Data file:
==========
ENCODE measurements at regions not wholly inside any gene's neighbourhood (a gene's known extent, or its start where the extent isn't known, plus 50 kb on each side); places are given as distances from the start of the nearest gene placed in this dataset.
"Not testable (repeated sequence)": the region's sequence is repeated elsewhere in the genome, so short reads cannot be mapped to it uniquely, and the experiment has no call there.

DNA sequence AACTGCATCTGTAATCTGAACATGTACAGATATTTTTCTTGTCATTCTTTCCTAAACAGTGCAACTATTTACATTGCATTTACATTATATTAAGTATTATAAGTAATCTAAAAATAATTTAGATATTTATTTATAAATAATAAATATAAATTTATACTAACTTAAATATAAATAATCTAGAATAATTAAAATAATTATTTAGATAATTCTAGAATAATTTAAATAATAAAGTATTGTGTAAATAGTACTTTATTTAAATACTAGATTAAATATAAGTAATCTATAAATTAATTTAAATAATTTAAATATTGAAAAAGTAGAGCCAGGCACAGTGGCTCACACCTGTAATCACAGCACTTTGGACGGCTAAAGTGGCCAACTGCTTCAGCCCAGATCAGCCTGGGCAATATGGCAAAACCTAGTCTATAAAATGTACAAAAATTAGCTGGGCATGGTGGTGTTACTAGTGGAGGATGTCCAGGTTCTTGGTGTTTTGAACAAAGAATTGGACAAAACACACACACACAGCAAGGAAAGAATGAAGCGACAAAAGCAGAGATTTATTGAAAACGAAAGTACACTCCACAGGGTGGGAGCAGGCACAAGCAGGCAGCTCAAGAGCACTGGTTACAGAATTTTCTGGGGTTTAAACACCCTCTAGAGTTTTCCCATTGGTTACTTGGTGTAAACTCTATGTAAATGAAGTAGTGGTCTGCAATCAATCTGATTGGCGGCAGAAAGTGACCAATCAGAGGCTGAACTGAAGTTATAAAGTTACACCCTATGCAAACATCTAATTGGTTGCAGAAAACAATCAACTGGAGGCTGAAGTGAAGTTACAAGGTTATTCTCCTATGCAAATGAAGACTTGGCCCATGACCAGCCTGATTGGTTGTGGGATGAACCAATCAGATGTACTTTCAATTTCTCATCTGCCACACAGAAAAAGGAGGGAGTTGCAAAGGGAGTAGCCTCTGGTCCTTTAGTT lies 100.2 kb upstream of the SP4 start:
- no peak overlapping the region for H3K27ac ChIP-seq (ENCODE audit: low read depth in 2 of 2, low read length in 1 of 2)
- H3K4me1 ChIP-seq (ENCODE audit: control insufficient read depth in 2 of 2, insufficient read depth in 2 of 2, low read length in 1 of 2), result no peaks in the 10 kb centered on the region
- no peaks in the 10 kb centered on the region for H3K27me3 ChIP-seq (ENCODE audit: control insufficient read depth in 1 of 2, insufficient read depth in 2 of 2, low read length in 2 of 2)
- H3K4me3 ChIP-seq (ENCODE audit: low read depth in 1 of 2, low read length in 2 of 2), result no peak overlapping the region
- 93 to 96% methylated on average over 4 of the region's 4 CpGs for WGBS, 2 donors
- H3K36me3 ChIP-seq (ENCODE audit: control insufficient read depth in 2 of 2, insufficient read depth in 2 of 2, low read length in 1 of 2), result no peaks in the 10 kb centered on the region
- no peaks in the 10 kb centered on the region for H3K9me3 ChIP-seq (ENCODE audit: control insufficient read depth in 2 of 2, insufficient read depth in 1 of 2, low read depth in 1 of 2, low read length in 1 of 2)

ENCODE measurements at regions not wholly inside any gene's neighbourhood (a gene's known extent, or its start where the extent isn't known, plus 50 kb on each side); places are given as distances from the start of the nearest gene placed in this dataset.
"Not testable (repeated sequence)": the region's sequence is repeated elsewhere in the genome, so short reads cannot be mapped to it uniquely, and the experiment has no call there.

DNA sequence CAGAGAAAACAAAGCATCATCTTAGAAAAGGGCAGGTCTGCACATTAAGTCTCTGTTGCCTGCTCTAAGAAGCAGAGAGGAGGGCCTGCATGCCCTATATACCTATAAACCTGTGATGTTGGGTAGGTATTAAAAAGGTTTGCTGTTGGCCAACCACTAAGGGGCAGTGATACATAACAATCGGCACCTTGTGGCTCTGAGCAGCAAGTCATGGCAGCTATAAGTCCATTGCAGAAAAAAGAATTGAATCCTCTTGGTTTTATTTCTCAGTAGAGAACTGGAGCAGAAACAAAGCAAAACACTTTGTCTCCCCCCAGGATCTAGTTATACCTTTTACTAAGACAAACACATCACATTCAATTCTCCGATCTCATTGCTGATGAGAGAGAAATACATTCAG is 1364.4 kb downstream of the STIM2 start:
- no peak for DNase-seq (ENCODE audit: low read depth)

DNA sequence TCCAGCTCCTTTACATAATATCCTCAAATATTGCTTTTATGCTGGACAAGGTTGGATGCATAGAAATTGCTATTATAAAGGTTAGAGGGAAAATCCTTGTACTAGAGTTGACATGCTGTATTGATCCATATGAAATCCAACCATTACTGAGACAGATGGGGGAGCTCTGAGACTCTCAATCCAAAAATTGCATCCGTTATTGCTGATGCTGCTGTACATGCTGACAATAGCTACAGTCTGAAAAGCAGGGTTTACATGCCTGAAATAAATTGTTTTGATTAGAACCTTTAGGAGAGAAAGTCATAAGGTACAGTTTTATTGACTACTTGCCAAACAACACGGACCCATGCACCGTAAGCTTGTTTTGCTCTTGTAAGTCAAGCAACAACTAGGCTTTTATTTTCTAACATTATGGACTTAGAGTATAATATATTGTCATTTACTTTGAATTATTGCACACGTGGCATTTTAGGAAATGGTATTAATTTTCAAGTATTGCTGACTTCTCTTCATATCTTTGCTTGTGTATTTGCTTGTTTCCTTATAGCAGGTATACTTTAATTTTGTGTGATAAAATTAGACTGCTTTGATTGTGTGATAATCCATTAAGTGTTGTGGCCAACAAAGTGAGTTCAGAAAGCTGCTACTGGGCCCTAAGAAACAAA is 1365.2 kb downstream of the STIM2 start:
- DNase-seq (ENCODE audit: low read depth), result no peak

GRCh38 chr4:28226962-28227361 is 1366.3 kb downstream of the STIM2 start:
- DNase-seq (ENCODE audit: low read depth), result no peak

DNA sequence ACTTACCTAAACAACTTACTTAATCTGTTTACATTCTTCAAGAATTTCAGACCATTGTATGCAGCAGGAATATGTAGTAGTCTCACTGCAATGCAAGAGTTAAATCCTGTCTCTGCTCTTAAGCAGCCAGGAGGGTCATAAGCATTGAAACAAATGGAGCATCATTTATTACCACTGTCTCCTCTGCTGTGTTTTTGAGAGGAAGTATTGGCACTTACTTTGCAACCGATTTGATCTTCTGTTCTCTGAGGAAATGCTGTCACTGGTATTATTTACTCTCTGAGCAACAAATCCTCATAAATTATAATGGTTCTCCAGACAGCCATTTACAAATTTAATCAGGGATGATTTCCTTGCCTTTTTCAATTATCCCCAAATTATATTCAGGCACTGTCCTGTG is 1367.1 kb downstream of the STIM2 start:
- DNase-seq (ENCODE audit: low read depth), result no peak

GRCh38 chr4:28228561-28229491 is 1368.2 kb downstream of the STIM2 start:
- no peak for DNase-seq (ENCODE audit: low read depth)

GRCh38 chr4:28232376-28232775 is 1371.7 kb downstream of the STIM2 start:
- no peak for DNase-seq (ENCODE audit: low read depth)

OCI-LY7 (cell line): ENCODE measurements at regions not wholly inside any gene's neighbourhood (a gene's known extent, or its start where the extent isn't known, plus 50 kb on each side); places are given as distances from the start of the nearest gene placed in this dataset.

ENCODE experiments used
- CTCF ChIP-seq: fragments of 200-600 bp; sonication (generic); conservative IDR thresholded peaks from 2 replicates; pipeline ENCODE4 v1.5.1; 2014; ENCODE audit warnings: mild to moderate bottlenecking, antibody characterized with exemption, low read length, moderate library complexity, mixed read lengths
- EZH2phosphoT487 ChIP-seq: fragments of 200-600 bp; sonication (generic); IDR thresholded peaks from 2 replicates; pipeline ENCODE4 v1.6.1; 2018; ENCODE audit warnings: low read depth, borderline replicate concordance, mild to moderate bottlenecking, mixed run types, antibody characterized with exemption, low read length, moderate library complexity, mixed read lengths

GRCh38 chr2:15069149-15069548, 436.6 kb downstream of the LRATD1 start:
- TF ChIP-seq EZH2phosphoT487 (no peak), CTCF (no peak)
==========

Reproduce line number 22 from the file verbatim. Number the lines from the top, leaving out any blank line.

- no peak for DNase-seq (ENCODE audit: low read depth)